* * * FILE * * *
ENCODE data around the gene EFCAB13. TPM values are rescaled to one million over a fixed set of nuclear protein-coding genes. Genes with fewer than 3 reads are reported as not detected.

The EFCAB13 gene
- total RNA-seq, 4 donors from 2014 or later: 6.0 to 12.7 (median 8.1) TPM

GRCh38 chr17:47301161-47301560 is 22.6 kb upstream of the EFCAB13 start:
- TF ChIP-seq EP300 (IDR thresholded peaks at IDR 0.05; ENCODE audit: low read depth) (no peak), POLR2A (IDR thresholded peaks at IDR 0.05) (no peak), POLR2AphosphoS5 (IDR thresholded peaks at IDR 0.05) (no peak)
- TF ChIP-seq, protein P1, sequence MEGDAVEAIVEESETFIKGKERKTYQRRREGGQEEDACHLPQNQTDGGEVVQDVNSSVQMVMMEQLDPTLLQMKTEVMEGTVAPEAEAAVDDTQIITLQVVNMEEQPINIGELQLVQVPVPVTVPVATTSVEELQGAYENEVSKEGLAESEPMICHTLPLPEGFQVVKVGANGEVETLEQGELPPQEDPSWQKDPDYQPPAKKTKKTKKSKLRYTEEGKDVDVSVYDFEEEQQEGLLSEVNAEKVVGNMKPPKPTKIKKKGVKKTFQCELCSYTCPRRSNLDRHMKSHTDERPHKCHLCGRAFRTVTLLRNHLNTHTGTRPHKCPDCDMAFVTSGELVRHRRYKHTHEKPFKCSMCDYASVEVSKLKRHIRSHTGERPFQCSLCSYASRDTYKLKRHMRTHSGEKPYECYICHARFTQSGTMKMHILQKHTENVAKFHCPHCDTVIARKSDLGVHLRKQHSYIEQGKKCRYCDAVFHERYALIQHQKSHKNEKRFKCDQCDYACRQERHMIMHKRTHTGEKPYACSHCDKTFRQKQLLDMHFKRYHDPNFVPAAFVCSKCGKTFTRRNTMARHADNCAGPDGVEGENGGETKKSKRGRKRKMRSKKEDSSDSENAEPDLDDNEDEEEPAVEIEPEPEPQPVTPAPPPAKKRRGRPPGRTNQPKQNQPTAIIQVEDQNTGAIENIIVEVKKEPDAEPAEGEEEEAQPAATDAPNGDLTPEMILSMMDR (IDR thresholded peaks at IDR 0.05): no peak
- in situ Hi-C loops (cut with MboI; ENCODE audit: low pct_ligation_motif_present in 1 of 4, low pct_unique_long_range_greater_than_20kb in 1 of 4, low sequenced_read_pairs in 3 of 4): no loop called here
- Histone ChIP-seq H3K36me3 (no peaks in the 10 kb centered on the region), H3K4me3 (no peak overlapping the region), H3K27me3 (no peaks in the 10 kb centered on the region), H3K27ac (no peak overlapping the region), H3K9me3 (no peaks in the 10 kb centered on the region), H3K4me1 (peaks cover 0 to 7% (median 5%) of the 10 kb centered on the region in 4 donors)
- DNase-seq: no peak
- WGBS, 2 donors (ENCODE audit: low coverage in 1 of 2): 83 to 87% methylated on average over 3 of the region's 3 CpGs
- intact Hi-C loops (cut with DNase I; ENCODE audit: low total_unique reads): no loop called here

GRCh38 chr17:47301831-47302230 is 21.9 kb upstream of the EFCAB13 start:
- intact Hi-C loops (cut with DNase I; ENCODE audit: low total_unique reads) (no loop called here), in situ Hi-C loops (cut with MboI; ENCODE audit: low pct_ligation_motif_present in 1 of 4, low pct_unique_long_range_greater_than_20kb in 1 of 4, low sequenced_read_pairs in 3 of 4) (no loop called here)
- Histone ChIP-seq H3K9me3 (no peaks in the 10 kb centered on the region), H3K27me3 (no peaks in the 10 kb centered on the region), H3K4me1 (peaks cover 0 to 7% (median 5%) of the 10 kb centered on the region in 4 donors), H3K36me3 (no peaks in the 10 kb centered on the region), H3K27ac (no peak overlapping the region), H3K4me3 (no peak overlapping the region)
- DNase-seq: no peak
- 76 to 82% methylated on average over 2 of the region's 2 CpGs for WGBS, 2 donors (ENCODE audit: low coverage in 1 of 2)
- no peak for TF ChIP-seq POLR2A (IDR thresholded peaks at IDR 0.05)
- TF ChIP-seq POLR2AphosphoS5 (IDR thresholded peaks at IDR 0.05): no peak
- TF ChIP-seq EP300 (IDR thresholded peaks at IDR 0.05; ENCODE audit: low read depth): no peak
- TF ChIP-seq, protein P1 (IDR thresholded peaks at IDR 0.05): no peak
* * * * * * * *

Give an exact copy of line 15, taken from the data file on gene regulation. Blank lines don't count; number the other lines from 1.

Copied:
- DNase-seq: no peak